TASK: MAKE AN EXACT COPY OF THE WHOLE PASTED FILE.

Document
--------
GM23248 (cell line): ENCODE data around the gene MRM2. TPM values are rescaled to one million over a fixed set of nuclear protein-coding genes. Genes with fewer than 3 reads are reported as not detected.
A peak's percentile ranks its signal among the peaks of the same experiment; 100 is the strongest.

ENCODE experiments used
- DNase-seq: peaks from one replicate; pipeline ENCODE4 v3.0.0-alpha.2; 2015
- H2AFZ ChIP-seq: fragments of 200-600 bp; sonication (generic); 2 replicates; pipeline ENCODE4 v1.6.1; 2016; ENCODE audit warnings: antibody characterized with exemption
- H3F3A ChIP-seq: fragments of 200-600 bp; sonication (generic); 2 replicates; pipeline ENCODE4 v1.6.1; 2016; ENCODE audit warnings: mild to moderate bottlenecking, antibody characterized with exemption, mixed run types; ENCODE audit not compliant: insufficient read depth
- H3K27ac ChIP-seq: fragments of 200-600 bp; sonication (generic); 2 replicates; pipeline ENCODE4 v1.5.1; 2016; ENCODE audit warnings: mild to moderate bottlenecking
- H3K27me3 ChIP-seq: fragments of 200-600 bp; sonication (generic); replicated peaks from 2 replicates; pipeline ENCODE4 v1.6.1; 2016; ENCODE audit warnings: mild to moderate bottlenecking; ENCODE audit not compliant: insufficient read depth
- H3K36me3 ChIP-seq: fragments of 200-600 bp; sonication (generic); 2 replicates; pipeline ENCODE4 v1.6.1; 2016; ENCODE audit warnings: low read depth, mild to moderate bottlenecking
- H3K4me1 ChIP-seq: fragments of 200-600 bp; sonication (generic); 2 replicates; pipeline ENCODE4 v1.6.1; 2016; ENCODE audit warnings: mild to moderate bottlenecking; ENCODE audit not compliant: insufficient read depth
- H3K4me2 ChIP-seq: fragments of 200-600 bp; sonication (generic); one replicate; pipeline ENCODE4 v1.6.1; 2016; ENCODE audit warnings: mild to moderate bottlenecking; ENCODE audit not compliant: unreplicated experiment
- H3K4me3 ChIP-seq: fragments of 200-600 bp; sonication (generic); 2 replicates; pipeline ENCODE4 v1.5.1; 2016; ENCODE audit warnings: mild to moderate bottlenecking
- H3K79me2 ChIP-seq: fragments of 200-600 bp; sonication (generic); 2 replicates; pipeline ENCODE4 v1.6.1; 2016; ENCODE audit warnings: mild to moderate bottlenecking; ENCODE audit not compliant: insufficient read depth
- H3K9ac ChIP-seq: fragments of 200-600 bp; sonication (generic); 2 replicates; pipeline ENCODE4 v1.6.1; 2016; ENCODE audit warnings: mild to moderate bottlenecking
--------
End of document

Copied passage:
GM23248 (cell line): ENCODE data around the gene MRM2. TPM values are rescaled to one million over a fixed set of nuclear protein-coding genes. Genes with fewer than 3 reads are reported as not detected.
A peak's percentile ranks its signal among the peaks of the same experiment; 100 is the strongest.

ENCODE experiments used
- DNase-seq: peaks from one replicate; pipeline ENCODE4 v3.0.0-alpha.2; 2015
- H2AFZ ChIP-seq: fragments of 200-600 bp; sonication (generic); 2 replicates; pipeline ENCODE4 v1.6.1; 2016; ENCODE audit warnings: antibody characterized with exemption
- H3F3A ChIP-seq: fragments of 200-600 bp; sonication (generic); 2 replicates; pipeline ENCODE4 v1.6.1; 2016; ENCODE audit warnings: mild to moderate bottlenecking, antibody characterized with exemption, mixed run types; ENCODE audit not compliant: insufficient read depth
- H3K27ac ChIP-seq: fragments of 200-600 bp; sonication (generic); 2 replicates; pipeline ENCODE4 v1.5.1; 2016; ENCODE audit warnings: mild to moderate bottlenecking
- H3K27me3 ChIP-seq: fragments of 200-600 bp; sonication (generic); replicated peaks from 2 replicates; pipeline ENCODE4 v1.6.1; 2016; ENCODE audit warnings: mild to moderate bottlenecking; ENCODE audit not compliant: insufficient read depth
- H3K36me3 ChIP-seq: fragments of 200-600 bp; sonication (generic); 2 replicates; pipeline ENCODE4 v1.6.1; 2016; ENCODE audit warnings: low read depth, mild to moderate bottlenecking
- H3K4me1 ChIP-seq: fragments of 200-600 bp; sonication (generic); 2 replicates; pipeline ENCODE4 v1.6.1; 2016; ENCODE audit warnings: mild to moderate bottlenecking; ENCODE audit not compliant: insufficient read depth
- H3K4me2 ChIP-seq: fragments of 200-600 bp; sonication (generic); one replicate; pipeline ENCODE4 v1.6.1; 2016; ENCODE audit warnings: mild to moderate bottlenecking; ENCODE audit not compliant: unreplicated experiment
- H3K4me3 ChIP-seq: fragments of 200-600 bp; sonication (generic); 2 replicates; pipeline ENCODE4 v1.5.1; 2016; ENCODE audit warnings: mild to moderate bottlenecking
- H3K79me2 ChIP-seq: fragments of 200-600 bp; sonication (generic); 2 replicates; pipeline ENCODE4 v1.6.1; 2016; ENCODE audit warnings: mild to moderate bottlenecking; ENCODE audit not compliant: insufficient read depth
- H3K9ac ChIP-seq: fragments of 200-600 bp; sonication (generic); 2 replicates; pipeline ENCODE4 v1.6.1; 2016; ENCODE audit warnings: mild to moderate bottlenecking